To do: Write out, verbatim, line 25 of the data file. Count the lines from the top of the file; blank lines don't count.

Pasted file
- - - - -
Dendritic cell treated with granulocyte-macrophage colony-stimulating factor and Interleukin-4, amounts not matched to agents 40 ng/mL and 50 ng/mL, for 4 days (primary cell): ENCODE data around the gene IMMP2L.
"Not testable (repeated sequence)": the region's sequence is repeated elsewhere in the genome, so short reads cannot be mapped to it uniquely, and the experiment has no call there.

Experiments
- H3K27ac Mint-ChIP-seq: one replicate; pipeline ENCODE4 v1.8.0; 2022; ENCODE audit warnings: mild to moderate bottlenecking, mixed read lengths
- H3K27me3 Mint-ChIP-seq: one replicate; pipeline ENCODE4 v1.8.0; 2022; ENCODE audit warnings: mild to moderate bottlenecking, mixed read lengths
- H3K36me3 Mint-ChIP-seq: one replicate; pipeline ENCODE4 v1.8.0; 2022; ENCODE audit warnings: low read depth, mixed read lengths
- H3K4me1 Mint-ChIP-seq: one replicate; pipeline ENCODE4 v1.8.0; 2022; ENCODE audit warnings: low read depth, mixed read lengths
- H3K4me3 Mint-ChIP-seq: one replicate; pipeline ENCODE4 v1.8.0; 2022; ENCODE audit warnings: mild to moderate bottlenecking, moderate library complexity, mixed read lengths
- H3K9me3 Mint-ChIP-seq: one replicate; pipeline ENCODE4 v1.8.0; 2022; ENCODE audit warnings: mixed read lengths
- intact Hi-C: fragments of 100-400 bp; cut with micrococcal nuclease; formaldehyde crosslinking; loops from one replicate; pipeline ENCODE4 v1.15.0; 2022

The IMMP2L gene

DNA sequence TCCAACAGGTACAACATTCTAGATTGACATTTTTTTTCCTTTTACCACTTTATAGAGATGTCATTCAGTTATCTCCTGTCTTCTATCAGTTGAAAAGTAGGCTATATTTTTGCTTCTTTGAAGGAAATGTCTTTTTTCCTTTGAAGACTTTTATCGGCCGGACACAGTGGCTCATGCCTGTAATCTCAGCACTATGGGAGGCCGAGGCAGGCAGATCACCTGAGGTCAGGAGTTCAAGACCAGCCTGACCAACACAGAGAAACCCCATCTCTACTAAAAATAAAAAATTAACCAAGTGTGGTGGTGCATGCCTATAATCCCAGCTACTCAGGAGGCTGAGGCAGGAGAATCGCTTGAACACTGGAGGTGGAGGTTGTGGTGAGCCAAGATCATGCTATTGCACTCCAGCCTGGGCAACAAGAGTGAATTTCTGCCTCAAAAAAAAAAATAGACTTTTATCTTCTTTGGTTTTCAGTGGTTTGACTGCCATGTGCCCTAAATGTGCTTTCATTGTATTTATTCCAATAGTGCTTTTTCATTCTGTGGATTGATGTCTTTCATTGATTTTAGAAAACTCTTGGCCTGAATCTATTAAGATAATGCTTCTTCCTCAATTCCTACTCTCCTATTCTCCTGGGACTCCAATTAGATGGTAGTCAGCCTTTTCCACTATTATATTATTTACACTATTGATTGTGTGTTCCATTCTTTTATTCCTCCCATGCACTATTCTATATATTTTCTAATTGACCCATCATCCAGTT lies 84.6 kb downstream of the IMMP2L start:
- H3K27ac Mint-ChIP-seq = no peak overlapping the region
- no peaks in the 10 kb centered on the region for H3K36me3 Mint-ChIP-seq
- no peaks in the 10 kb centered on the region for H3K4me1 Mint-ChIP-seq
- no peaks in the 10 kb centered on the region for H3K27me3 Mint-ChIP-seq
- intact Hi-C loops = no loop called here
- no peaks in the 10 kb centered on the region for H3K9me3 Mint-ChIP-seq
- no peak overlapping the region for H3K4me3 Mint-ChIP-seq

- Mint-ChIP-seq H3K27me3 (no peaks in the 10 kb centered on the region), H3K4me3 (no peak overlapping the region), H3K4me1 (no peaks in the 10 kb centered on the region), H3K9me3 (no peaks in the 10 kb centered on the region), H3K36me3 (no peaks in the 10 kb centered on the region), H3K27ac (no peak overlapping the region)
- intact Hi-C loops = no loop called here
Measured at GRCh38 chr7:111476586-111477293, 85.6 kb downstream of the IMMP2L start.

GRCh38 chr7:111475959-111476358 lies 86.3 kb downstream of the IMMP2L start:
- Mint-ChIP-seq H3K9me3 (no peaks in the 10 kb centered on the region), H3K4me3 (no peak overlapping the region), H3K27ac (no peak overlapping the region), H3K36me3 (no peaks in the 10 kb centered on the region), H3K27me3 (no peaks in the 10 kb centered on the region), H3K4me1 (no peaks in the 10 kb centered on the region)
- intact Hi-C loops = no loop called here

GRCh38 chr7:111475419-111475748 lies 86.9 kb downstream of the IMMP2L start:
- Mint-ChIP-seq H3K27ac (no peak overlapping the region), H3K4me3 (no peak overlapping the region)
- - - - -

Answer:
- intact Hi-C loops = no loop called here